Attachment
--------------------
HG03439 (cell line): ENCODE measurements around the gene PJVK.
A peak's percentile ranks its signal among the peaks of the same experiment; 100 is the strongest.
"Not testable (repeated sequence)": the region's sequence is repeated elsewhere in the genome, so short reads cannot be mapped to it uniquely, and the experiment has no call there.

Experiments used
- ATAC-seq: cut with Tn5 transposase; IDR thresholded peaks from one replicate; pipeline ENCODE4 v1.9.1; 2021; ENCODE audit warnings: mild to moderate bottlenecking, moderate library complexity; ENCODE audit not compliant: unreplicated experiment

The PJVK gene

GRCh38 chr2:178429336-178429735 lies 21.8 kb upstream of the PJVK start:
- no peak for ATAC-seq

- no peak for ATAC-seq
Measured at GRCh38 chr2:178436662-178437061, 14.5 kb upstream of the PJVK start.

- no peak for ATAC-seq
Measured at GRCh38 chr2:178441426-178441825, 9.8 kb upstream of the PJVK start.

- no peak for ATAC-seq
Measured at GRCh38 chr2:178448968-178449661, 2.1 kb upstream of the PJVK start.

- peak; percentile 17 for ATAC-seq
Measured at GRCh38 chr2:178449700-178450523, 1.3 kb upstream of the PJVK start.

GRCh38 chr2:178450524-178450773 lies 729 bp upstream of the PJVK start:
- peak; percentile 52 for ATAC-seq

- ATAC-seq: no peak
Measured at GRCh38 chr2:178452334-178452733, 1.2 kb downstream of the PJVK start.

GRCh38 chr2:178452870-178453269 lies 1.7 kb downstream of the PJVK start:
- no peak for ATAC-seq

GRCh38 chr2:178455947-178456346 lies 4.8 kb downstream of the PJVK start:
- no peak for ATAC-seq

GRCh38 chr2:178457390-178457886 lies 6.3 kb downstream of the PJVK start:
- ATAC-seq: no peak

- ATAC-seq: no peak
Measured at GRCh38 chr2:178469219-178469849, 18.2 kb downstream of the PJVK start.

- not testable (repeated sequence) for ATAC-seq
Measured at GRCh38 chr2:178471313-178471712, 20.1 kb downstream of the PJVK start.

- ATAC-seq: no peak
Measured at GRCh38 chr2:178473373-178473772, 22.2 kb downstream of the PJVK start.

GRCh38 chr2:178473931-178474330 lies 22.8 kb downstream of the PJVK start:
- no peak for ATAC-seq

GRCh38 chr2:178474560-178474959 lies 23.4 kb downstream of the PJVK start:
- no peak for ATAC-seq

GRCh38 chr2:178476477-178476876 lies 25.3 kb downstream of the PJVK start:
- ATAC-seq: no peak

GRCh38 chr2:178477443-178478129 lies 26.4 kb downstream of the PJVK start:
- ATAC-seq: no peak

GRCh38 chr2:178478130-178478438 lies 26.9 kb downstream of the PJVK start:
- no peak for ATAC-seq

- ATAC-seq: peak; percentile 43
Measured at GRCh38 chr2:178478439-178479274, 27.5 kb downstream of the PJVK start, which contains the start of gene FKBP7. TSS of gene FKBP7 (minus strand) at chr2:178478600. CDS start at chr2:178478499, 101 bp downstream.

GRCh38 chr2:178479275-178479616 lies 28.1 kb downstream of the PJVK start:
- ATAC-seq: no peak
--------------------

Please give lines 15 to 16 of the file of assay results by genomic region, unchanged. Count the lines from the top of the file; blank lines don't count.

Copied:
- peak; percentile 17 for ATAC-seq
Measured at GRCh38 chr2:178449700-178450523, 1.3 kb upstream of the PJVK start.